Hundreds of flights were canceled and schools and businesses closed in Hong Kong and other parts of southern China on Friday (1st), as Typhoon Saola passed close to the coast, bringing strong winds and rain in what could be the world’s deadliest storm. strongest in the region in five years.
Saola was classified as a super typhoon on Thursday (31), but was downgraded to typhoon status on Friday – although it still remains the equivalent of a Category 4 hurricane, with winds reaching 220 kilometers per hour. The storm has already hit parts of the northeast Philippines.
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Three people were injured and taken to hospital in Hong Kong, according to the city’s Information Services Department, and there have been seven cases of flooding but no reports of landslides so far. The Department of Home Affairs opened dozens of temporary shelters.
Residents began preparing for the typhoon on Thursday as it approached, with many heading to supermarkets and stores to stock up on food and essentials.
Strong winds began to pick up on Friday afternoon, with the storm expected to move closer to the city and province of Guangdong, in southern China, between Friday night and Saturday morning (2).
However, the Joint Typhoon Warning Center said the storm’s center was likely to remain offshore rather than moving inland and weaken as it approached, until it became the equivalent of a hurricane. of category 2.
The Hong Kong Observatory (HKO) issued a T10 storm warning signal on Friday, the highest such signaling level. Schools and most businesses were closed on what should have been the first day of the school year for most institutions.
The T10 alert was last issued in 2018 for Typhoon Mangkhut, which killed 10 people in neighboring Macau and caused significant damage in Hong Kong.
Saola’s eyewall – the ring of more intense winds surrounding the calm eye of the hurricane – is now moving across the city, the HKO said, adding that “hurricane-force winds are affecting the eastern part of Hong Kong.” .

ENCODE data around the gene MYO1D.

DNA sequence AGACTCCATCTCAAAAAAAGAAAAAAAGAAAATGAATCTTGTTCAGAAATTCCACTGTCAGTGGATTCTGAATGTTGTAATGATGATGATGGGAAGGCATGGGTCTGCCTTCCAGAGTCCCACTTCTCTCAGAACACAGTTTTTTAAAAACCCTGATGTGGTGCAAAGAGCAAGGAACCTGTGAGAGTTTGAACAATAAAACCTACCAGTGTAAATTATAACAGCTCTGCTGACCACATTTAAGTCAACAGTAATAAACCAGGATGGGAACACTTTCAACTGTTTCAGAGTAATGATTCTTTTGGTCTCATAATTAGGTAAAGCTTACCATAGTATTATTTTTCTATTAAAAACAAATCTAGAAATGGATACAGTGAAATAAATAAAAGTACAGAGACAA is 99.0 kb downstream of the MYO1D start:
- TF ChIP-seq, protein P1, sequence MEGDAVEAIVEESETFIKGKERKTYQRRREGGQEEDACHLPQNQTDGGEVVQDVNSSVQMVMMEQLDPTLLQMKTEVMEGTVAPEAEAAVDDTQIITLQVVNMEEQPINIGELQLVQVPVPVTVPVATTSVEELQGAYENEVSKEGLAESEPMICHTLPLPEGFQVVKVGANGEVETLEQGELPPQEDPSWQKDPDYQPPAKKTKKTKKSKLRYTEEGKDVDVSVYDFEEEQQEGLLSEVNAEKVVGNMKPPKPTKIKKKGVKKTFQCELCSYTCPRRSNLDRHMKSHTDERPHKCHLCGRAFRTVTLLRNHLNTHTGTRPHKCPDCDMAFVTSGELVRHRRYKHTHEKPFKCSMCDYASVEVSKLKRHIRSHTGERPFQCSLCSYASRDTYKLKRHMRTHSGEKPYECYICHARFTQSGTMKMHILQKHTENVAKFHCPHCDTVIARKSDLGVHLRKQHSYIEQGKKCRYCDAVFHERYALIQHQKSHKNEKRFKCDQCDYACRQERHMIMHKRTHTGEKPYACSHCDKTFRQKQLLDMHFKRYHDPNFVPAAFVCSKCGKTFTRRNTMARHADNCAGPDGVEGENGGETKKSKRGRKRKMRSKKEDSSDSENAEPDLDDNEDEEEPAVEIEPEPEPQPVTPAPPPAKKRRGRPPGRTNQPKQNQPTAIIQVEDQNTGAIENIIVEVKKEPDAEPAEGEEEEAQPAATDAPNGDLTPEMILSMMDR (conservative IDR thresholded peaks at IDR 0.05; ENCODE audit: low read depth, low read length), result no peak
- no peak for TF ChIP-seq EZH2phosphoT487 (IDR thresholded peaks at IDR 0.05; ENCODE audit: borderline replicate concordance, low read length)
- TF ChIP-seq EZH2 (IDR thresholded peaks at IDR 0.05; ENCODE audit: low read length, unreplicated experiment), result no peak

“Saola will go around 40 kilometers south of the Hong Kong Observatory in the next few hours,” said the HKO.
The observatory warned that the storm would still bring heavy rain, violent winds and cause storm surges with rising waters in low-lying coastal areas.
The storm also caused widespread disruption to air travel: As of Friday morning (1st), 366 flights were canceled in Hong Kong, and 40 more were delayed, according to the city’s airport authority.
Prior to the typhoon, Hong Kong’s main airline, Cathay Pacific, suspended all flights to and from the city from Friday afternoon to Saturday morning.
Mainland Chinese authorities also issued a typhoon red alert, the highest level in a four-tier warning system, as Saola approached Guangdong.
Shenzhen, a high-tech hub on the border with Hong Kong, suspended all classes, work, business, markets and transport on Friday. Its international airport suspended all flights from midday on the same day.
The city asked its 13 million inhabitants to stay at home. The municipal administration has opened emergency shelters for those in need of refuge.
Nearly 4,000 train services in Guangdong were suspended between Thursday and Sunday, state news agency Xinhua reported.
Hong Kong is experienced with tropical cyclones and typhoons, which occur several times a year. Three T8 warnings were issued in 2022, the city’s third highest warning, the most recent being in July, for Typhoon Talim, according to the HKO.
But the city has a good track record in recent decades of overcoming direct storm impacts, with low casualty figures.
*Sophie Jeong and Sarita Harilela, from CNN, in Hong Kong, contributed to this report
Source: CNN Brasil
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